Ahead of board exams, parents are more anxious than students
While some of the parents have been calling the CBSE helpline, which became operational on February 1, many others are approaching career counsellors in order to explore suitable options for their children to pursue higher studies and to overcome anxiety and stress of exams.
Rama Sharma, CBSE spokesperson, said: “This is a changing phase in every student’s life and the concerns of parents seem to be much higher than that of children. The involvement of parents in their children’s academic pursuits has increased quite a lot over the past few years. They are now busy seeking alternatives in case their child fails to secure good marks in board exams.”
“The BSE counselling acts as a survey redressal system. Every year, we analyse the types of queries we get,” he said.
T Prem, a counsellor from Kuwait, said, “Most parents here are working. So they are exceedingly apprehensive about their children’s academic performance. Smart phones, television and the Internet are major concerns for parents. I try to make them understand that mutual trust should be there. If they keep asking questions, children will probably think that their parents don’t trust them.”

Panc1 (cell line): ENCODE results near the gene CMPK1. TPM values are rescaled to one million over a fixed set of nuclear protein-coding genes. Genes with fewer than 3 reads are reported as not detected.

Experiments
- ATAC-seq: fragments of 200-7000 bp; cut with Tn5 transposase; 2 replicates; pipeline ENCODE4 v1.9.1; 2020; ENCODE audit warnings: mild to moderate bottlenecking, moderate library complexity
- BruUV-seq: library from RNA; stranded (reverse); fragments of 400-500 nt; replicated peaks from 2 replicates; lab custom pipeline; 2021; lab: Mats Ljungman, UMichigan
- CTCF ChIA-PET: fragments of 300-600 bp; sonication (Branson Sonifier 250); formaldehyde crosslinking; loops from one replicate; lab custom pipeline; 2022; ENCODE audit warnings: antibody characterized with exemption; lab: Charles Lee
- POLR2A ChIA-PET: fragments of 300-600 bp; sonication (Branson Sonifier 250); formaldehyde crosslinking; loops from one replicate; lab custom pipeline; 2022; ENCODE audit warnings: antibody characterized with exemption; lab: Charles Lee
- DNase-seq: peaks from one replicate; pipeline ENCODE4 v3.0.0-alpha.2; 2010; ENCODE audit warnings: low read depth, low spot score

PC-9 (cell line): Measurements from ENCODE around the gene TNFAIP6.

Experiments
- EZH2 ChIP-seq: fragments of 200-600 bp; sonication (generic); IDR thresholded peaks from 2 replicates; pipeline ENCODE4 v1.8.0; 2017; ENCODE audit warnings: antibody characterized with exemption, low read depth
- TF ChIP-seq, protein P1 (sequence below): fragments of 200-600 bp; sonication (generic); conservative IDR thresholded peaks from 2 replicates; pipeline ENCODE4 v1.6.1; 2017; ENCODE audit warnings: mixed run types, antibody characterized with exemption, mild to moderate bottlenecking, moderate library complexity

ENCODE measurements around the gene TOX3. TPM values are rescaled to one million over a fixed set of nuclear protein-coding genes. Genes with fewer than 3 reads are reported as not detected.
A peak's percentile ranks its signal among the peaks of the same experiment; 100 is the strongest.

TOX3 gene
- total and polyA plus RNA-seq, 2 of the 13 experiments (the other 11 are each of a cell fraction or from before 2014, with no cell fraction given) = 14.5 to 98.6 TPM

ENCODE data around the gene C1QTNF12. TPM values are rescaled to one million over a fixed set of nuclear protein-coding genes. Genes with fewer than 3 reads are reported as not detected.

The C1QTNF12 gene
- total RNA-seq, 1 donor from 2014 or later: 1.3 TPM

Some parents are worried that their children haven’t received admit cards yet. “Questions like, “How much should my child sleep”, “My child is having mood swings”, “He/she is eating
Be the first to comment.